Capt. Sully Shares the Inspiring Life Lesson He Learned After Retiring
The 68-year-old "Miracle on the Hudson" hero shared an empowering message about having an impact.
It's been 11 years since a plane carrying 155 passengers took off from New York City's LaGuardia Airport, lost power after being struck by a flock of geese, and safely landed in the Hudson River. The incredible event became known as "The Miracle on the Hudson," and the plane's pilot, Chesley Burnett "Sully" Sullenberger, now 68, quickly became a national hero. To mark the anniversary of the flight, which took off on Jan. 15, 2009, Captain Sully recently sat down for an interview with LinkedIn editor-in-chief Daniel Roth, where he shared the inspiring lessons he's learned since retiring from the airways a year after the historic flight—a move that surprised many.
After grounding himself on land, Sully became a lecturer and keynote speaker on the importance of aviation safety. He told Roth that he'd been in "work-'til-I-die" mode prior to the flight, but by the time he retired in 2010, it was clear that the industry had changed. Sully said that all of the "economic downturns" and "multiple airline bankruptcies" following the 9/11 terror attacks resulted in him and his colleagues taking significant pay cuts. Sully said he took a 40 percent cut himself, while his first officer on the famous flight took a 50 percent cut and lost his job as captain.
"We were all trying, late in life, to make up for things that we really didn't have time left in our professional careers before the mandatory retirement age to recoup what we had lost," he said. While his fame from "The Miracle on the Hudson" gave Sully the freedom to change direction, it was a difficult transition. He'd been flying planes since he was 16, so starting over in his late 50s wasn't easy for him.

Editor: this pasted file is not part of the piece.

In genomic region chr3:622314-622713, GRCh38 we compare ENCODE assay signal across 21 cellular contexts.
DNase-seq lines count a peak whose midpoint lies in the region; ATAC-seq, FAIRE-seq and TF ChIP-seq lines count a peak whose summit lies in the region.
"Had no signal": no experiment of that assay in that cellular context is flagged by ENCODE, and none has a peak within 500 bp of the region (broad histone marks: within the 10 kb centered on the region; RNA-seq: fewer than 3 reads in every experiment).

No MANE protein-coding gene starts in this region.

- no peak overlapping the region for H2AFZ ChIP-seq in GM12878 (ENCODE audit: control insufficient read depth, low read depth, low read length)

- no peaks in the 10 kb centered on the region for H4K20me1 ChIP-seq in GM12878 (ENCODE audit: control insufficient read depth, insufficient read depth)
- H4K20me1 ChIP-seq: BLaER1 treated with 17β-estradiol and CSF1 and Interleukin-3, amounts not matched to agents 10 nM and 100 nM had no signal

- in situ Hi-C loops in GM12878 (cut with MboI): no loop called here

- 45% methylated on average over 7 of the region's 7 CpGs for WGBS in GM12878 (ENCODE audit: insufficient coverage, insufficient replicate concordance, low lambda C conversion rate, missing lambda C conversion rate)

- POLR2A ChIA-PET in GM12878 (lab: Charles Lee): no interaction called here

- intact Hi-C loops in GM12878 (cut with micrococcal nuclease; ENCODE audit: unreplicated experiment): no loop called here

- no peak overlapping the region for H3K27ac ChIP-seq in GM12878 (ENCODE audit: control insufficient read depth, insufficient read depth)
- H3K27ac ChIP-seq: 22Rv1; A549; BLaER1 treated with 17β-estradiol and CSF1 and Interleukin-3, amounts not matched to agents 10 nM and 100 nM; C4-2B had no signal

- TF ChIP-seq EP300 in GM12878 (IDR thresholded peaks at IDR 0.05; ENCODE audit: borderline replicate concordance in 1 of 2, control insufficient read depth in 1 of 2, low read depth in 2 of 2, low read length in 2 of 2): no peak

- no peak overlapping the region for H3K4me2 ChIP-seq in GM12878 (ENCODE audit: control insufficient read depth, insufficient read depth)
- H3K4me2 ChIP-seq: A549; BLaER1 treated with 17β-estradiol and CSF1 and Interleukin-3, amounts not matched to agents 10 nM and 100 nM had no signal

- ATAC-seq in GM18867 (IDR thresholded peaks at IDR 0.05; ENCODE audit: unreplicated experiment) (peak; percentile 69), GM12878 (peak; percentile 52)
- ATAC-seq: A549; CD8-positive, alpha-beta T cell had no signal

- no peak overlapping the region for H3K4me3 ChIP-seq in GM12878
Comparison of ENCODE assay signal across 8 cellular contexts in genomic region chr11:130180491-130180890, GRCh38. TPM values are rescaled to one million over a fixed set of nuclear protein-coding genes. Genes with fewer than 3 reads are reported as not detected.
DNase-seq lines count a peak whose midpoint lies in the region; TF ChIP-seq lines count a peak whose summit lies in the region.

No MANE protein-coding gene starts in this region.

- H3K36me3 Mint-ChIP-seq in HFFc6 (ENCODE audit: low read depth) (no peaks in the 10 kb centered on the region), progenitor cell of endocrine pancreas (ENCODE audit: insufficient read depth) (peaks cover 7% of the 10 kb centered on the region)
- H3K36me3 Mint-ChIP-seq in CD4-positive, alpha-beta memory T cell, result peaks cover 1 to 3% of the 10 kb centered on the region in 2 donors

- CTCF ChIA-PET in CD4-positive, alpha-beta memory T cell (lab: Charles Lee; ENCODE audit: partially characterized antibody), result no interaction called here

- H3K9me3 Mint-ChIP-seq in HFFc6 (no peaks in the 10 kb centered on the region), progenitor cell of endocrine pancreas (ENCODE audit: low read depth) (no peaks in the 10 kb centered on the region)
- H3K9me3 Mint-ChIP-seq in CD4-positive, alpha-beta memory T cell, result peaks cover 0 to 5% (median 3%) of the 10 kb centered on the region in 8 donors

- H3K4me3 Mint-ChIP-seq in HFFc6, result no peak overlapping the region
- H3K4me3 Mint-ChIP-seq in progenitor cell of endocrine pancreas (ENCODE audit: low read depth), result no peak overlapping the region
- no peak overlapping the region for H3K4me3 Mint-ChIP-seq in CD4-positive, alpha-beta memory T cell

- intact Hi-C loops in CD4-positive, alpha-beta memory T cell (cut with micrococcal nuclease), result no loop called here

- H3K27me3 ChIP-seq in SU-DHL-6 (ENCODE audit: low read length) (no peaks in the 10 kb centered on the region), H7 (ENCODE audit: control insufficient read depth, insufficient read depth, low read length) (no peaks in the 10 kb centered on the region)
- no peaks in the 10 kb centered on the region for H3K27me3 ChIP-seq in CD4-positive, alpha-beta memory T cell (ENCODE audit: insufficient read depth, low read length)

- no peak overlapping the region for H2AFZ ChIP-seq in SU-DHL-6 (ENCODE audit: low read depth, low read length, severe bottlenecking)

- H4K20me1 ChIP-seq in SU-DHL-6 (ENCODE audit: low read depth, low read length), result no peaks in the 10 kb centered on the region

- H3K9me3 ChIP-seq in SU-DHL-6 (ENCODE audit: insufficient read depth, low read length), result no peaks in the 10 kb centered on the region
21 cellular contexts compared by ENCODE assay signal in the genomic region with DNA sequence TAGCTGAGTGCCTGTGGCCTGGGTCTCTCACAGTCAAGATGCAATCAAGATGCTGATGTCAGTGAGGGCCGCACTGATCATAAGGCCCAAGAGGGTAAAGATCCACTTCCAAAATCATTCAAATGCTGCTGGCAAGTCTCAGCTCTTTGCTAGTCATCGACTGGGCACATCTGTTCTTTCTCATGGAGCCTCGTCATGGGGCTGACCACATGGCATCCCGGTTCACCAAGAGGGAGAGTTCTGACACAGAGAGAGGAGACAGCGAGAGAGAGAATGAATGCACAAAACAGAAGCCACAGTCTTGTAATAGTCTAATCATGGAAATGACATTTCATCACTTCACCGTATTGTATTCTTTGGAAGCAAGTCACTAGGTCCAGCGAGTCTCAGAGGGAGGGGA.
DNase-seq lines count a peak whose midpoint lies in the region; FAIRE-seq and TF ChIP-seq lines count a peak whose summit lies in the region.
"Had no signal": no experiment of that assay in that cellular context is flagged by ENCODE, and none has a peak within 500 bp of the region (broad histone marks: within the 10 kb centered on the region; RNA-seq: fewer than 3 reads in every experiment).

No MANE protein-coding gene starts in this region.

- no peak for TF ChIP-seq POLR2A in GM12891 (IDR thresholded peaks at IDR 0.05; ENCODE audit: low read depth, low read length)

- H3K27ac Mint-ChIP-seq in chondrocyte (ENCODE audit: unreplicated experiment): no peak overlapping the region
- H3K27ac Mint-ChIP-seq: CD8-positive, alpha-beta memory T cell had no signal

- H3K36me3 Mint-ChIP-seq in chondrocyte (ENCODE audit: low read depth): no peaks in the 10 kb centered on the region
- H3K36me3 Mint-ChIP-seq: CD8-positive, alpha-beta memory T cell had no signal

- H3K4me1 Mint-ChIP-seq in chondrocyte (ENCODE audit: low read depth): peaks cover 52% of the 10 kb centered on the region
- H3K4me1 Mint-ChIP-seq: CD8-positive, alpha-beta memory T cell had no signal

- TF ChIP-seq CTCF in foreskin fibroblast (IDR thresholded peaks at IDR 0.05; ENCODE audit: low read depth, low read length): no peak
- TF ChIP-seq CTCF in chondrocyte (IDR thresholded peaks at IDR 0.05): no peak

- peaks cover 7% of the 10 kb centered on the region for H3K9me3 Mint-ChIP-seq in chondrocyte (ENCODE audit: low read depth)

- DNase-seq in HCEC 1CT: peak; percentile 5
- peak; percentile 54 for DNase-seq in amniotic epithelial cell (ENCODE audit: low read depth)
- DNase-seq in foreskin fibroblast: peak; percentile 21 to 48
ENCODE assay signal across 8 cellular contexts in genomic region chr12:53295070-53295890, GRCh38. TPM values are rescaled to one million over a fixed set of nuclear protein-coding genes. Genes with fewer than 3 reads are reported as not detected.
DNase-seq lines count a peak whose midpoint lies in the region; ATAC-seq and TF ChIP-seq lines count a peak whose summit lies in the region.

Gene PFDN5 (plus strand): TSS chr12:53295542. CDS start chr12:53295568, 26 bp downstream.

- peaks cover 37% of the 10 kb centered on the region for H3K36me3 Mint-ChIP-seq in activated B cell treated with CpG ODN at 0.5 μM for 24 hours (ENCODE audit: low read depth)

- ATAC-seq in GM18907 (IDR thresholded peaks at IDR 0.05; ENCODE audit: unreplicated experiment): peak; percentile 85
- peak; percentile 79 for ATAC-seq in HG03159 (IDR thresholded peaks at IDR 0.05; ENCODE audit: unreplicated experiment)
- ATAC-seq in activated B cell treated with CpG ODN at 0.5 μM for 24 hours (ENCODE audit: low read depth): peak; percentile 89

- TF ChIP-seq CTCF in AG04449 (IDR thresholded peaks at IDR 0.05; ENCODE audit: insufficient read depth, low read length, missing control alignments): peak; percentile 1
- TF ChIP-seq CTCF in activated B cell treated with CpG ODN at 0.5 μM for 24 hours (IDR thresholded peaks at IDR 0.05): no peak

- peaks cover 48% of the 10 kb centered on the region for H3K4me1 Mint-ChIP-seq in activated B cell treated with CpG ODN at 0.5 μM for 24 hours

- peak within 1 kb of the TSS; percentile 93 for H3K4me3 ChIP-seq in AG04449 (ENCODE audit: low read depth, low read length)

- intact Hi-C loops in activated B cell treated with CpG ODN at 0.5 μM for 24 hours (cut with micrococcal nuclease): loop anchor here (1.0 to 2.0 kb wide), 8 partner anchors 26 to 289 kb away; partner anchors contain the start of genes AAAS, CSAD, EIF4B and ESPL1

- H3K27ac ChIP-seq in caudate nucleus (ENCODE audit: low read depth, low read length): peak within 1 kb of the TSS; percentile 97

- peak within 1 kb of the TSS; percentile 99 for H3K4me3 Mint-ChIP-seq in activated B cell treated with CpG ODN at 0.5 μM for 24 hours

"My family and I had to learn very quickly how to live this new, very difficult life, and it was hard," he said of the sudden fame.
So, how did Sully manage to make it through the transition so well?
The same way he had always done everything else in his life. "I applied learning [this new speaking profession] the same way I did my flying career, by having discipline and diligence," he said. "I felt an immediate and intense obligation to not walk away, but to use that voice."
And Sully believes there's an inspiring lesson in that for anyone who wants to make a career change, but is too scared to take the risk.
"No matter what station in life one has, no matter what title you have, for each of us, there is some part of the world that we can affect, we can control," he said. "And I think each of us has an obligation to use our influence over that part of the world. And when you choose—and it is a choice that we have to make on daily basis—to try to make your part of the world right, just, good, safe… If each of us does that, in aggregate, it can make a big difference."
Well, if that's not empowering, nothing is.